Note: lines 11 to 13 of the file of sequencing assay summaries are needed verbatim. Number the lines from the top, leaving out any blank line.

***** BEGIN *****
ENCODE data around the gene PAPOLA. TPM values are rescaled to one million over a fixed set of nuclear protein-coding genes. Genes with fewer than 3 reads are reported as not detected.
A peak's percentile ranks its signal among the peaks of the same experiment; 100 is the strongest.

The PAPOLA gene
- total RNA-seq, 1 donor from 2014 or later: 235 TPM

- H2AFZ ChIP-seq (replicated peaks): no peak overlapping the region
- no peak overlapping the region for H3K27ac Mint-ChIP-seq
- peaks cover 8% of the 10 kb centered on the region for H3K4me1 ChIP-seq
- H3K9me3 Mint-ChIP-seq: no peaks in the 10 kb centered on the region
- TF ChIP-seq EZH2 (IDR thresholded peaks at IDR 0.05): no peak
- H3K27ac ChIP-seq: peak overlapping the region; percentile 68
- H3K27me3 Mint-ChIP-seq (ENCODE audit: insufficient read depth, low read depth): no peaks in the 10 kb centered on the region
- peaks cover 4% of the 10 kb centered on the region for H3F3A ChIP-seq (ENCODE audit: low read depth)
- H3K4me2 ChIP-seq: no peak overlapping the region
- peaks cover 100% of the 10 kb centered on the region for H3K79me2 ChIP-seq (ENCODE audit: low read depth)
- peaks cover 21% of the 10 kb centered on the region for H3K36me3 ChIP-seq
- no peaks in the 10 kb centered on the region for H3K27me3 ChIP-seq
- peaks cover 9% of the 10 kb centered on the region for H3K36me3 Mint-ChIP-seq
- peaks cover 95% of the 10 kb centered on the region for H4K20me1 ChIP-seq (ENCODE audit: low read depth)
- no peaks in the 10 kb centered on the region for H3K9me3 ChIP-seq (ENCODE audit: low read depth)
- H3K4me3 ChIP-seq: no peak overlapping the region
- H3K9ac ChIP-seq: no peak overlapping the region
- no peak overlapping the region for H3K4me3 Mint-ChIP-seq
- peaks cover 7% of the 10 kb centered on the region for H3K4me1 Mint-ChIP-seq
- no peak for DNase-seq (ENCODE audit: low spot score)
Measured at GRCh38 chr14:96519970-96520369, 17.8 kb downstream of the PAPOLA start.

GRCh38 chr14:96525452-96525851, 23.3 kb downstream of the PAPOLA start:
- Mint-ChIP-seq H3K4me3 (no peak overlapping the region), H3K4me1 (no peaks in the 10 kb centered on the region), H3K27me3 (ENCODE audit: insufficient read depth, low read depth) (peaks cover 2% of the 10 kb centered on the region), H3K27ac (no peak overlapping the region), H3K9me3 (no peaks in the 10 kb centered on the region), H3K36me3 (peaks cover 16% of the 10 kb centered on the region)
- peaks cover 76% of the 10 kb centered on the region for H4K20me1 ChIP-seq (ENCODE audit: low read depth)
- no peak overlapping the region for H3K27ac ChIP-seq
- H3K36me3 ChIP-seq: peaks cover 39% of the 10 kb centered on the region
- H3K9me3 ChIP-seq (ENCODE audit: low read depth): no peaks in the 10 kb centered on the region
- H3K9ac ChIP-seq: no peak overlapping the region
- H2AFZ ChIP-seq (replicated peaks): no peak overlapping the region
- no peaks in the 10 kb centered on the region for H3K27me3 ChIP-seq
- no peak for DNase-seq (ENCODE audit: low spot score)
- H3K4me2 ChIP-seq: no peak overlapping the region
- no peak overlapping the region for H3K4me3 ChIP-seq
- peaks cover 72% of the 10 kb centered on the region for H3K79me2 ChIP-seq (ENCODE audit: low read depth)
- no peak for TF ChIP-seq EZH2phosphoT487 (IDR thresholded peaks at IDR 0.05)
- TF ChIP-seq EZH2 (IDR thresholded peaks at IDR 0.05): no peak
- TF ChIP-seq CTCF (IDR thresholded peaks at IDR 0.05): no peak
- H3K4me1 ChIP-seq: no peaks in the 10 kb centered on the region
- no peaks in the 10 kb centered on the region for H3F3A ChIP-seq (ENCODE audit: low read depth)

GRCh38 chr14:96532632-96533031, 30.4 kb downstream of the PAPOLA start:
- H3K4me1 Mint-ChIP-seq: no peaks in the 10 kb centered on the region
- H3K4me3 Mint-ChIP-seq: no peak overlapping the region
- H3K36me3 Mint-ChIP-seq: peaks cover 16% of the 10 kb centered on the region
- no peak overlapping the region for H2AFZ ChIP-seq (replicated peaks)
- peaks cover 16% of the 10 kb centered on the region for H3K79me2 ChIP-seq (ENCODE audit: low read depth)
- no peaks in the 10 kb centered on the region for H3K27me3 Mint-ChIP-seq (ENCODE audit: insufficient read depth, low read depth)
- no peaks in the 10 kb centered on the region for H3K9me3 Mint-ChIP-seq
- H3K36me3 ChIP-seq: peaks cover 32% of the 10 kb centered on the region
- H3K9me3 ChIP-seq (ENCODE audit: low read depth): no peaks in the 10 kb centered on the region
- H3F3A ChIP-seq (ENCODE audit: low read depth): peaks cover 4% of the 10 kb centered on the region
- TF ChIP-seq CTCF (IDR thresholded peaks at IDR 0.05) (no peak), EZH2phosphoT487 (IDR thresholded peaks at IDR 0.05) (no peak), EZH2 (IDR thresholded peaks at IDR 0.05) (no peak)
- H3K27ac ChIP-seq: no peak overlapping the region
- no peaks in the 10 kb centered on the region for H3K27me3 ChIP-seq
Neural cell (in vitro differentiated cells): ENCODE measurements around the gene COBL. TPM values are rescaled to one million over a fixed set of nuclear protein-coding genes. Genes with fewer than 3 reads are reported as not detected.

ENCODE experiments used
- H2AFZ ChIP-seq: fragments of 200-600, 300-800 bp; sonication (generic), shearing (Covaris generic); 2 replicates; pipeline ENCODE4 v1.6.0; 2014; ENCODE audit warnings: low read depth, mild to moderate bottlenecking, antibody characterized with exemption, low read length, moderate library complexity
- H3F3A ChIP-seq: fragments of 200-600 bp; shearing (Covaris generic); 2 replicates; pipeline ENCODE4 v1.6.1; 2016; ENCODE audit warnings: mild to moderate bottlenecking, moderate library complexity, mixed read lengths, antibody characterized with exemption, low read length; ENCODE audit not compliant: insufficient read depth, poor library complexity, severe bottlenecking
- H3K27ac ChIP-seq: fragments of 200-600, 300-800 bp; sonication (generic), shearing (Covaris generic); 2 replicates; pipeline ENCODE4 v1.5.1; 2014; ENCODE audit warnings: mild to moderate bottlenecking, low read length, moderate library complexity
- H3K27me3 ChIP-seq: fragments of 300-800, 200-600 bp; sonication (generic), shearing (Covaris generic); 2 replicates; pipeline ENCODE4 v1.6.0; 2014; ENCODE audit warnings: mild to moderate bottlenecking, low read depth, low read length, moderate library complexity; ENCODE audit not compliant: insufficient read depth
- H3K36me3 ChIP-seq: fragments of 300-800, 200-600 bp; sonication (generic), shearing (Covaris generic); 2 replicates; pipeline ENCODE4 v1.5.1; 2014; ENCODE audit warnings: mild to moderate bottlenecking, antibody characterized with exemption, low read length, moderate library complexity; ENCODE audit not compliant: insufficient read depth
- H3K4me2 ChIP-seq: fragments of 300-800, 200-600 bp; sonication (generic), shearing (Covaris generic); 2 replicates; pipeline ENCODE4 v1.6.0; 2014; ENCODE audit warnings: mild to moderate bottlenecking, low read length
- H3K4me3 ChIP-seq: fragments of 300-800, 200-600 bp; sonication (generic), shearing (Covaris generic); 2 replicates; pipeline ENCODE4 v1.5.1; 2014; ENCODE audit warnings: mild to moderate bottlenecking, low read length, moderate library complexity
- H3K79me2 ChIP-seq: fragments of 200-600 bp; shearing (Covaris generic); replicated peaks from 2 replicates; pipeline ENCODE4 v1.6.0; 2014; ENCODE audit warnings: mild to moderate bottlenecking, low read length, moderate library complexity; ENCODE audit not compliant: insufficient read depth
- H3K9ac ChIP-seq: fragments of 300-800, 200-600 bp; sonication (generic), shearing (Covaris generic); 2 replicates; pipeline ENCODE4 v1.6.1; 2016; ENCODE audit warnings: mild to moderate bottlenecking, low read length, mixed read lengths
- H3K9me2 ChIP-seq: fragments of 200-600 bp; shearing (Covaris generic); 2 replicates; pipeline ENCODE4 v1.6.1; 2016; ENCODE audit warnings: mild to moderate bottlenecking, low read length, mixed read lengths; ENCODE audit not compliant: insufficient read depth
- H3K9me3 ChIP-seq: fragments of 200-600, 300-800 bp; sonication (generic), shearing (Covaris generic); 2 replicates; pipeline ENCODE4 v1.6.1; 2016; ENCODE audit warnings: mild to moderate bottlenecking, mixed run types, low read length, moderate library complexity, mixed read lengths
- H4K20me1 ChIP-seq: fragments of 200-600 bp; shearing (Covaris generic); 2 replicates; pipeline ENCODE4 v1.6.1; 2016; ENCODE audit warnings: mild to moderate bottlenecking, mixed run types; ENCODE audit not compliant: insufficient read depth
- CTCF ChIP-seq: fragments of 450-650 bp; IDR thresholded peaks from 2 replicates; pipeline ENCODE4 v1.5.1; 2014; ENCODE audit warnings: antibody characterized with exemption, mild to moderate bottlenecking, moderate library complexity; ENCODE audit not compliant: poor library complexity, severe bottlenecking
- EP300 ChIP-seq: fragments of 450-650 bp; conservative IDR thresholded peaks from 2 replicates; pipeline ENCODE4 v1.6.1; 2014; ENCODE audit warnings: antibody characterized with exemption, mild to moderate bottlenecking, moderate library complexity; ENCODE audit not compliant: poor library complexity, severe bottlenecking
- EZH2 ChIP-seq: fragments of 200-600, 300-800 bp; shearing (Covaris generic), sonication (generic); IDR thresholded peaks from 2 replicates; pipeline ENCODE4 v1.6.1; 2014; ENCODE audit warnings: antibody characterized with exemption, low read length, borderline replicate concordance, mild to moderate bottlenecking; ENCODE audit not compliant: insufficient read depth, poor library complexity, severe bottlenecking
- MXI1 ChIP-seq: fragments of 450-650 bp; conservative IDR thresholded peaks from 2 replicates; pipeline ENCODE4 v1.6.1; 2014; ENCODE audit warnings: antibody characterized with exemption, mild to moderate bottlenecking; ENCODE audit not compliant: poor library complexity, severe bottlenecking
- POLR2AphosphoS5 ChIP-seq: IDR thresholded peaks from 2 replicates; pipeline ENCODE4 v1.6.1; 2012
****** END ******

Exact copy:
- H3K27me3 Mint-ChIP-seq (ENCODE audit: insufficient read depth, low read depth): no peaks in the 10 kb centered on the region
- peaks cover 4% of the 10 kb centered on the region for H3F3A ChIP-seq (ENCODE audit: low read depth)
- H3K4me2 ChIP-seq: no peak overlapping the region